Marine Plants as a Sustainable Source of Agri-Fertilizers for Small Island Developing States (SIDS)

Marine Plants as a Sustainable Source of Agri-Fertilizers for Small Island Developing States (SIDS)

Antoine De Ramon N'Yeurt (Pacific Centre for Environment and Sustainable Development, The University of the South Pacific, Fiji) and Viliamu Iese (Pacific Centre for Environment and Sustainable Development, The University of the South Pacific, Fiji)
DOI: 10.4018/978-1-4666-6501-9.ch010
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Climate change is forcing farmers in Small Island Developing States to find novel methods to maintain crop productivity. Past practices using chemical fertilizers and poor waste management severely damaged many coastal areas, leading to an ecosystem shift towards algal dominance. In this chapter, the authors propose an approach to deal with this issue by devising methods which divert excess marine plant biomass into agricultural uses through conversion of the biomass to solid and liquid fertilizers. Seaweed-based fertilizers have already been tried with much success on crops in some developed countries, but these are expensive to import into Pacific Islands. The authors also suggest empowering local communities with the knowledge to convert marine plant biomass into ecologically friendly fertilizers. They will be able to save on the purchase of commercial fertilizers detrimental to the environment, while at the same time reducing the spread of seaweeds on their coral reefs. Farmers' incomes will increase.
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With the effects of climate change being increasingly felt by Small Island Developing States (SIDS) in the Pacific Region, farmers are challenged to find ways to maintain crop productivity and sustainability with their limited economic resources. Over the past decades, farmers were encouraged to use chemical fertilizers rich in phosphates and nitrates, before it was realized that these could cause long-term damage to the environment, freshwater table and marine ecosystems downstream resulting in ecosystem shifts towards algal dominance (Kinsey and Davies, 1979). In the Pacific Islands in recent years, there has been a concomitant issue with overabundant seaweeds, which are also threatening to cause ecological shifts towards algae-dominated coral reefs. Such shifts result in losses in reef productivity, touristic attractiveness and fisheries livelihoods for local communities (Mosley and Aalbersberg, 2005).

Seaweed-based fertilizers have been used since the 1920s and earlier in Europe, but their use was restricted to coastal areas and was not cost-effective compared to their chemical counterparts. However, with the advent of liquid fertilizers and foliar sprays in the 1960s, there was renewed interest in the use of seaweed-derived additives in agriculture. In particular, a wide range of beneficial effects were noticed while using algal extracts, such as enhanced germination, better root development and growth, better assimilation of nitrogen and phosphorus, better resistance to pests and diseases, and cleaner, longer lasting fruits (Merigout, 2006; Kumar et al. 2012). For instance, brown seaweed concentrate applied as a foliar spray was reported to cause early fruit ripening, an increase in fresh fruit weight of up to 17% and an increase of about 10% in the number of harvested tomato fruits in trials done in South Africa (Crouch and Van Staden, 1992). Algal-derived hormones such as cytokinins are considered to produce these beneficial effects in terrestrial plants (Mooney and Van Staden, 1986). However, the current prices of imported seaweed liquid fertilizers are prohibitive for local Pacific communities. Increased water holding capacity and plant growth are seen with the addition of as little as 10% seaweed compost to soils (Eyras et al. 1998). In some countries such as Pakistan, drifted seaweed biomass is turned into organic compost through aerobic composting methods, and when applied to plants was found to produce a germinability factor comparable to that of cow manure and commercial fertilizers (Haq et al. 2011). Added benefits reported from the use of seaweed extracts as foliar spray on agricultural crops include a reduction in the number of harmful insects such as red spider mites (Hankins and Hockey, 1990), protection against oxidative and thermal stress in leafy vegetables such as spinach (Fan et al. 2011) and enhanced chlorophyll levels in leaves leading to higher photosynthetic rates and growth (Blunden et al. 1997).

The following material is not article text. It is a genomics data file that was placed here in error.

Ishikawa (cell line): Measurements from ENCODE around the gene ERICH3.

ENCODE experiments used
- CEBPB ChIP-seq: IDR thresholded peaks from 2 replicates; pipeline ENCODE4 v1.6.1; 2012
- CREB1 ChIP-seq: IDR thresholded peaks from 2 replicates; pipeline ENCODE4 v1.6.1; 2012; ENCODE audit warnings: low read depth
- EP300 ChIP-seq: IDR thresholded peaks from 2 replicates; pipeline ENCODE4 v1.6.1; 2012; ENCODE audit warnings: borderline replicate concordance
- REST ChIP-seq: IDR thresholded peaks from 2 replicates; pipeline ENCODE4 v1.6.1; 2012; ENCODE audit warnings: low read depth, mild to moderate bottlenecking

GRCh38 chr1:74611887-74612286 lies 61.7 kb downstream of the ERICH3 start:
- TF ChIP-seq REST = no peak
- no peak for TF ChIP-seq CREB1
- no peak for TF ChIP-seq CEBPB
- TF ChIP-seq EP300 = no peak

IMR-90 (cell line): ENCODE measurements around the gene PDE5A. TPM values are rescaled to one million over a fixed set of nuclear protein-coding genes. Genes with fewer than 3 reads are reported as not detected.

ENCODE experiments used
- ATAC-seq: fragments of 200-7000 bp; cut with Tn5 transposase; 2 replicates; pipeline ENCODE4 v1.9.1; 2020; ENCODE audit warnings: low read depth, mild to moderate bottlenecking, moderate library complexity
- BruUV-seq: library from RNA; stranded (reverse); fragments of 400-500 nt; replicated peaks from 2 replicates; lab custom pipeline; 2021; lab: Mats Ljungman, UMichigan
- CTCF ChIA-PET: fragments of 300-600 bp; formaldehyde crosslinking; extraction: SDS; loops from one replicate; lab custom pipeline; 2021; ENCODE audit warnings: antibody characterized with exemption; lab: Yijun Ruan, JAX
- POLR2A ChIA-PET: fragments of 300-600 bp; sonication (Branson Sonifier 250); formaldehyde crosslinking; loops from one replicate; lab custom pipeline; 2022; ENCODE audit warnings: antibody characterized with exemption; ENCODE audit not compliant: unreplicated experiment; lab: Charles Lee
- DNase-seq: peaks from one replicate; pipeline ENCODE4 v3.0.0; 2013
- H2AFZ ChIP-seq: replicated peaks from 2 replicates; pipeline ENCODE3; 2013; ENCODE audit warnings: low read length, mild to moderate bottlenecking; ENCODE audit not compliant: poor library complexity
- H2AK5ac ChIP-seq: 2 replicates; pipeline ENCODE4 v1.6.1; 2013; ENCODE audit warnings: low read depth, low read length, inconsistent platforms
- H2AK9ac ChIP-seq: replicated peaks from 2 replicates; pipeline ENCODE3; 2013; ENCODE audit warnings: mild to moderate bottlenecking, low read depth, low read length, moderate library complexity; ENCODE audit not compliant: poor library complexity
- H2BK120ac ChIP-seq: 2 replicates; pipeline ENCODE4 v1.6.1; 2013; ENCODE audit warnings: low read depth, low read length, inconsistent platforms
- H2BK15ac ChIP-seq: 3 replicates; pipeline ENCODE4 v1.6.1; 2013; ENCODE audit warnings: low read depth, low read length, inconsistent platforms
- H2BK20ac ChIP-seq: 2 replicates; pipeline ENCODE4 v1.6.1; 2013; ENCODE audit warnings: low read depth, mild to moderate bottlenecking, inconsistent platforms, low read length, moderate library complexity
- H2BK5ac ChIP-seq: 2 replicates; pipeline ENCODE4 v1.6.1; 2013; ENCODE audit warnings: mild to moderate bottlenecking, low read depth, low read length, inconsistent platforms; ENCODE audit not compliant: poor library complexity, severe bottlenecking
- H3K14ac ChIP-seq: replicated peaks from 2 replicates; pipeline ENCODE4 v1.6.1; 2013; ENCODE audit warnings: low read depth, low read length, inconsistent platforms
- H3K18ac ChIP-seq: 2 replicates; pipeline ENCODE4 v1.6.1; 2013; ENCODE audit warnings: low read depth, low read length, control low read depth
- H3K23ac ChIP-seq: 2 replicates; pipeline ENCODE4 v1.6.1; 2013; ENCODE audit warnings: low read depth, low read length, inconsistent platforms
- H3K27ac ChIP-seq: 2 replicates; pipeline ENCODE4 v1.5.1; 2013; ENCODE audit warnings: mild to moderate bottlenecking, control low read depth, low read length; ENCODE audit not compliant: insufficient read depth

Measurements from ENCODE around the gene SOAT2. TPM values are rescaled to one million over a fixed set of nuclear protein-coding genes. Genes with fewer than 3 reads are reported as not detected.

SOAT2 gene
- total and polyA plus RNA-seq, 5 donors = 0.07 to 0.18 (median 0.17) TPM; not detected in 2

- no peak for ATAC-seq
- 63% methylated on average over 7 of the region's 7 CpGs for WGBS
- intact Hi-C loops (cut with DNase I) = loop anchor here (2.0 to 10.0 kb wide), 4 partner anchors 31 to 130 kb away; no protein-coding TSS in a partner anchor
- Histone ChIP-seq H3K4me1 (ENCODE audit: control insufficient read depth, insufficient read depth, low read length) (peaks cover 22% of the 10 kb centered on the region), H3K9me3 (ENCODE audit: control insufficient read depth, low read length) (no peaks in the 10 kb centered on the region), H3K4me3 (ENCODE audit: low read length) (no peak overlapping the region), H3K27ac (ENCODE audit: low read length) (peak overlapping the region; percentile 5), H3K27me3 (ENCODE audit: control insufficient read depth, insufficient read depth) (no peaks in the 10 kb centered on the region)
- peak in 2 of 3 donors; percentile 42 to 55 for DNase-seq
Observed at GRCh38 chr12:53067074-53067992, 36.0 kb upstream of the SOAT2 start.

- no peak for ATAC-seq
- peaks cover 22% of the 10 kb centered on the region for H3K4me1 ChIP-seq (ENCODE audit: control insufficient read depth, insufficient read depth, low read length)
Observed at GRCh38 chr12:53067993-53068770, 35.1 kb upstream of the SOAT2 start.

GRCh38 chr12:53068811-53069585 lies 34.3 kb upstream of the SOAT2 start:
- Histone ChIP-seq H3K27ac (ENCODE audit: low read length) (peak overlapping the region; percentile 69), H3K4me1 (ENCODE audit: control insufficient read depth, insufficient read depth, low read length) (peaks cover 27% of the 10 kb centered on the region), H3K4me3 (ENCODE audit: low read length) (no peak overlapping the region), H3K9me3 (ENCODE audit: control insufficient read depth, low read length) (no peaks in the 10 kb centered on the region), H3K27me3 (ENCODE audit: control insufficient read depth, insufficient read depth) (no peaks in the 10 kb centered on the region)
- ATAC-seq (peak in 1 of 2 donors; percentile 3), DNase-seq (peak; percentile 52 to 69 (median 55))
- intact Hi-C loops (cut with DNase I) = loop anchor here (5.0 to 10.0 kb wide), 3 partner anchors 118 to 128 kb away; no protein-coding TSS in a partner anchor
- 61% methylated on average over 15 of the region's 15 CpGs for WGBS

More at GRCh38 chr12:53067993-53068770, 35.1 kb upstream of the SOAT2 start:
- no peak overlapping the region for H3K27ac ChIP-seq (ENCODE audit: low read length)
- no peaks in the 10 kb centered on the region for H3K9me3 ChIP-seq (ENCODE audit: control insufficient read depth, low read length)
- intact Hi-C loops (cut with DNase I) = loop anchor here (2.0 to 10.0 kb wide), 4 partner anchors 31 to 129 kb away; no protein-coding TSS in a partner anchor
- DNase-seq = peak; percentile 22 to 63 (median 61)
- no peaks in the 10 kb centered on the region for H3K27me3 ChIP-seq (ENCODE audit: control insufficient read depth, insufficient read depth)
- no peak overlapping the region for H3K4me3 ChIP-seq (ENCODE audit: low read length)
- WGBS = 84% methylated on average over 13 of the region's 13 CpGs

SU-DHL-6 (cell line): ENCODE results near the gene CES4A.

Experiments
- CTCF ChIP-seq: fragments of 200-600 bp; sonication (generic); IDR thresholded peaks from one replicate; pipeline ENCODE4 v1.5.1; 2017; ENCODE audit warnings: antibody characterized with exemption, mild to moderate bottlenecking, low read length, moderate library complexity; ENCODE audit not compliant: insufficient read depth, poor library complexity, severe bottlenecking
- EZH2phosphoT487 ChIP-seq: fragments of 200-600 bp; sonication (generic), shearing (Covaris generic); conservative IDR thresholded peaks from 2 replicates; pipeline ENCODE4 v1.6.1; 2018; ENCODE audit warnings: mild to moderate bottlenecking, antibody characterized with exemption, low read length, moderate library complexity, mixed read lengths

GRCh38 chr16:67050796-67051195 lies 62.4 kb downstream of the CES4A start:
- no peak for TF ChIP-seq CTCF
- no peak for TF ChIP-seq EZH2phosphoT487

The increasing effects of global warming and human-induced pollution are rapidly changing the states of marine ecosystems, turning coral-dominated reefs in many places to seaweed-dominated reefs. These ecological phase shifts (Rohwer and Youle, 2010) reduce reef productivity and their ability to provide livelihoods to communities, while at the same time creating a nuisance because of its over-abundance (unsightliness, smell issues, fouling of beaches etc.). The natural solution to this problem, aside from rectifying it at the source, would be to find a sustainable outlet for this extra biomass, for instance as conversion to agricultural composts and solid/liquid fertilizers. The huge potential of marine plant biomass as agricultural additives being often overlooked, this chapter aims to elaborate, based on local case studies and original research, simple methods to empower coastal Pacific island communities to produce their own low-cost marine plant fertilizers which will improve their food security, economic situation and livelihoods. The experiences shared here may be useful for other coastal communities in SIDS around the world where a similar problem exists.

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